Survey Says: Hiring Hurdles Abound

Feb. 27, 2008
Recruiting skilled IT workers a challenge for many CIOs

Locating experienced people tops the list of staffing concerns for technology executives today, a new survey shows. Nearly one in four (24 percent) chief information officers (CIOs) polled said finding skilled information technology (IT) professionals is their greatest staffing challenge. Providing employees with adequate skills training ranked a close second, cited by 23 percent of respondents.

According to the Robert Half survey, CIOs were asked, "Of the following staffing issues within the IT department, which do you consider to be your greatest challenge as a CIO?"

  • Finding skilled technology professionals 24%
  • Providing staff with adequate professional development resources to keep skills current 23%
  • Keeping employees productive 17%
  • Dealing with personality conflicts between employees 11%
  • Developing defined career paths for IT staff members 10%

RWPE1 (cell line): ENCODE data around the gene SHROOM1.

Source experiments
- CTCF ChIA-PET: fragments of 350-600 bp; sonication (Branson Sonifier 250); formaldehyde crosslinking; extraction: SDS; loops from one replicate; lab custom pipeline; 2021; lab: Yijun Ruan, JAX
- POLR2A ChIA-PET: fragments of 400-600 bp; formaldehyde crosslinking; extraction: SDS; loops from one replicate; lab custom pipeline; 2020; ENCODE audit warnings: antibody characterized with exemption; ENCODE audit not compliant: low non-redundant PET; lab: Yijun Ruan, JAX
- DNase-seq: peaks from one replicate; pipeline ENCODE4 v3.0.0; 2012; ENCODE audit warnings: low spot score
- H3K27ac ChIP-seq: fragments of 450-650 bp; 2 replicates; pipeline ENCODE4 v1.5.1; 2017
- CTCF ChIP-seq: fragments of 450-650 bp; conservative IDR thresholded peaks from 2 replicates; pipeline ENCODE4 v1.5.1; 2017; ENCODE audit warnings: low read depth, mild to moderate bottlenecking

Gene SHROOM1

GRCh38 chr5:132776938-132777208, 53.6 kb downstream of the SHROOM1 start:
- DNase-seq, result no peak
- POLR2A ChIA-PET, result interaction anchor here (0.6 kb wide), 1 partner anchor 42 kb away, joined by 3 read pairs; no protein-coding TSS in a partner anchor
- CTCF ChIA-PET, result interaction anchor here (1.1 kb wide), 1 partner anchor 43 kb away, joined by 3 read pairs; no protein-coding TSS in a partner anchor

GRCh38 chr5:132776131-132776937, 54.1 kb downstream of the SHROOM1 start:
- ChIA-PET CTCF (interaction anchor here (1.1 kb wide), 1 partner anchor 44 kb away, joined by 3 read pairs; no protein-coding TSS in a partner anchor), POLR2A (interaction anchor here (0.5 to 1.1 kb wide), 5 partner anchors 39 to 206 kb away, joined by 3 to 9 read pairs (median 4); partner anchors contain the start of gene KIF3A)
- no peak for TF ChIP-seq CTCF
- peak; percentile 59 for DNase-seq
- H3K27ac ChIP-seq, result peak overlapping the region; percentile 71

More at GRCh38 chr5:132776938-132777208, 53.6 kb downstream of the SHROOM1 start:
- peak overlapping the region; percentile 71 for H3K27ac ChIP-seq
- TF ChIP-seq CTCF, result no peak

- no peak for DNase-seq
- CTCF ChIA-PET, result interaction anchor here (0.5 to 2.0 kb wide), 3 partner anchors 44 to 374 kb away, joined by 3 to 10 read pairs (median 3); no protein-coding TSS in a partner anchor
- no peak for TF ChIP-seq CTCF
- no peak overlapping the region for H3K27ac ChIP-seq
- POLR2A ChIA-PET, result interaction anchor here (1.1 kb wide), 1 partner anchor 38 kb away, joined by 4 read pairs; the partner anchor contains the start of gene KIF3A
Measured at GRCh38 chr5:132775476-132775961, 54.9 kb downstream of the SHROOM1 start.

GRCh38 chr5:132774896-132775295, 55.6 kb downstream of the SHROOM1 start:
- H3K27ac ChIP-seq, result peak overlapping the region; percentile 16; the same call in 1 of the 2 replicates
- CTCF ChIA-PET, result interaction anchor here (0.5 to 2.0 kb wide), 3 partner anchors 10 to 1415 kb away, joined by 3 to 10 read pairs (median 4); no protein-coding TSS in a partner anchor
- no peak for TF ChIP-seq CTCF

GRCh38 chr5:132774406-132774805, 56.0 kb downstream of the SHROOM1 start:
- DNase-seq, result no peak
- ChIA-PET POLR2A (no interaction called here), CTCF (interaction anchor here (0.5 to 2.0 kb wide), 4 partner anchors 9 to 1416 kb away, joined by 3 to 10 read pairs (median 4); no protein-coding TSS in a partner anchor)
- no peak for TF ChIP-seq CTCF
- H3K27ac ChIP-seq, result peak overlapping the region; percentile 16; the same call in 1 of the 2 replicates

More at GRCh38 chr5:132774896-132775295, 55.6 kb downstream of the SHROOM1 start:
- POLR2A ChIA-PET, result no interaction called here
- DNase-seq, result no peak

• Other 5%
  • None/dont know 10%

"The need for experienced IT staff has grown in recent years as a result of increased investments by companies in new and updated systems and software," said Katherine Spencer Lee, executive director of Robert Half Technology. "In areas such as web development, database management, wireless networking and applications engineering, the supply of qualified professionals has not kept pace with the demand, leading to multiple job offers for candidates with the right mix of skills and experience."

CIOs at the largest firms (1,000+ employees) are having the greatest difficulty locating IT talent: 27 percent of IT executives from big companies named this their top staffing challenge. At smaller-sized companies, skills development is a greater concern than hiring. Twenty-six percent of CIOs at small companies (100 to 249 employees) said providing adequate training is their biggest concern, above finding qualified IT professionals (22 percent).

Lee noted that while companies with less staff may lack the budget for formal, in-house training or tuition reimbursement programs, their employees dont have to forego technical education. "Smaller firms often rely on affordable external training providers or Web-based resources that can help employees keep their skills current or earn valuable technical accreditations," Lee said.

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